So, here I am, a young child actor (around Bar Mitzvah age) and I'm doing my third or fourth show with Jay, Enemy of the People at the Merrimack Repertory Theatre. In one of the early scenes, a bunch of us are in the background sitting around the table and at some point, we all laugh. It became a running gag that I would (very quietly) tell a stupid joke right before the scripted laugh. Of course, I very quickly ran out of jokes to tell. So, I immediately went to the source of all things funny: Jay. And, every night, he would provide me with some raunchy or off-color little jokes with which I could softly regale my fellow actors.

Then, one night, while we're all sitting downstairs in the green room, I make my nightly request for a joke. Jay throws one or two clunkers at me and at this point, I'm being picky. After I reject a dirty little joke about two nuns on a bike, Jay looks at me with affectionate annoyance and a devilish gleam, as if to say, "who the hell does this kid think he is?" In fact, he may have actually said that. In any event, he takes a deep breath and slowly begins:

"A man walks into a talent agency..."

I can still hear him chuckling at the end of that opening sentence. Some of the actors already had a clue what he was doing and began giggling before he even got to the family's entrance. Others, who had never heard of the existence of the joke, doubled over with laughter at the dirty deeds described, shaking their heads incredulously at Jay's hilariously graphic descriptions and impeccable delivery. Me...I, uh, I ...I mean, it was cool...I was laughing and I knew I was hearing something unique...but the punchline? I didn't get it. I didn't get that I had just unwittingly learned comedy's dirtiest little secret.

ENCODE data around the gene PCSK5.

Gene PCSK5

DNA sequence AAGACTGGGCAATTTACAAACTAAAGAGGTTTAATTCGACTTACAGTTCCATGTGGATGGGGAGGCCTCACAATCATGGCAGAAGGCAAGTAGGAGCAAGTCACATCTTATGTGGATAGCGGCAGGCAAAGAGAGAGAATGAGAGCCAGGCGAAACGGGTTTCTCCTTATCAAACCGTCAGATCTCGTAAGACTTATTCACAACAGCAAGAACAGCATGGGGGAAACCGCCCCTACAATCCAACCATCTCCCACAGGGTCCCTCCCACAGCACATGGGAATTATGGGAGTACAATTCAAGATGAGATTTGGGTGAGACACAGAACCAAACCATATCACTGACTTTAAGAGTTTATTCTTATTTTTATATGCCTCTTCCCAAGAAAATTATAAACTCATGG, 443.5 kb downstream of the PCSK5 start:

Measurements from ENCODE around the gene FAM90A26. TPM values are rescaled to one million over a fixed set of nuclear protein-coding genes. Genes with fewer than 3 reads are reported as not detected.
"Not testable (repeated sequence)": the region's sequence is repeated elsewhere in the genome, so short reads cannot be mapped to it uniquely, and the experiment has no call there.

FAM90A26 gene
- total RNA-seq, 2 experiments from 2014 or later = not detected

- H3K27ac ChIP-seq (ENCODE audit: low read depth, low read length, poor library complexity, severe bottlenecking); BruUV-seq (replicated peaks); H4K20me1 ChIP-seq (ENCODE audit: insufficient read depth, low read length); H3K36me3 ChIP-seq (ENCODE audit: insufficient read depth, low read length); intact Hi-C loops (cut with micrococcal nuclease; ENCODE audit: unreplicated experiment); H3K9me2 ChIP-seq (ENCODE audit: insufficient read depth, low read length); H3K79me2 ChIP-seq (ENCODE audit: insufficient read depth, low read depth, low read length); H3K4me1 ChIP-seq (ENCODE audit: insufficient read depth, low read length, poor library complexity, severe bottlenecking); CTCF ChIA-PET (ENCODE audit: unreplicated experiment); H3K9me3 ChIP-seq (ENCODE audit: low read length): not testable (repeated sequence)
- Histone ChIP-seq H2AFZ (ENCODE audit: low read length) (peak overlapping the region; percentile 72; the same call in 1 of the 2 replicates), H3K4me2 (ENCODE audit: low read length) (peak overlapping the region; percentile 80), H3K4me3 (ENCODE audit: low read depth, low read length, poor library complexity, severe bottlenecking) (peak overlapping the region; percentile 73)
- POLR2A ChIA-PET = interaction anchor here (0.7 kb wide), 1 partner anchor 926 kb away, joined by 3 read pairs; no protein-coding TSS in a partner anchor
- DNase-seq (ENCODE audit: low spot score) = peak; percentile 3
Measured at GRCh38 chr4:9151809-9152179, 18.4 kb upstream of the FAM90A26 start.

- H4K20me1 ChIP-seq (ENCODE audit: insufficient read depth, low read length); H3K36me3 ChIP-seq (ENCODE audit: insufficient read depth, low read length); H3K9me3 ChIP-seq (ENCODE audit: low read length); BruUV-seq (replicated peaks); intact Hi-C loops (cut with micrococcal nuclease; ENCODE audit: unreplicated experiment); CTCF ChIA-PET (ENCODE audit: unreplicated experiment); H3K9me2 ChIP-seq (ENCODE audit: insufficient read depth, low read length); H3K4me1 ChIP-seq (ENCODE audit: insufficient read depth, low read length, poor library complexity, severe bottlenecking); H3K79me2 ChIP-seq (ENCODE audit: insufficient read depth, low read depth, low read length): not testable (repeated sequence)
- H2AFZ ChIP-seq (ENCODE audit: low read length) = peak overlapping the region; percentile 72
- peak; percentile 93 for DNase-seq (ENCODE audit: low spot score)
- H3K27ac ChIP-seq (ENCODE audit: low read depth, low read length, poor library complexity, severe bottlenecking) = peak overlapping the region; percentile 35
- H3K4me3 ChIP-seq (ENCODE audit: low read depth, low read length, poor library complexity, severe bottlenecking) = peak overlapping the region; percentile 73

"...and what do you call you this act?"

I can still see Jay sitting there, smiling broadly as he thrusts his arms outward in a "taaa-daaa" tableau:

"The Aristocrats!"

I smiled, knowing that he had just thrown the big guns at me to shock my little system. "I think I'll go with the joke about the nuns."

I didn't realize it at the time, but he had just rocked my world. I think I pestered him throughout the rest of the run to figure out what that "Aristocrats" joke was all about and why it should be funny. He explained that it was an old vaudeville joke and that I was just too young to understand. I was too young to understand.

I get it now. And I can't believe how lucky I am to have at least heard a (probably tame) variation of the joke by someone like Jay.

And now here I am, more than a decade later, working my way up the comedy ranks ... in no small part thanks to Jay's unrelenting torment and inspiration. And I know, somewhere behind the Pearly Gates, in the back of the room in the back of a lounge of a smokey club, the likes of Lenny Bruce and Sam Kinnison are howling with laughter. And there, 'neath a dim spotlight 'gainst a brick wall, stands Jay, smiling broadly with his arms outstretched in a "taaa-daaa" tableau, exclaiming:

"The Aristocrats!"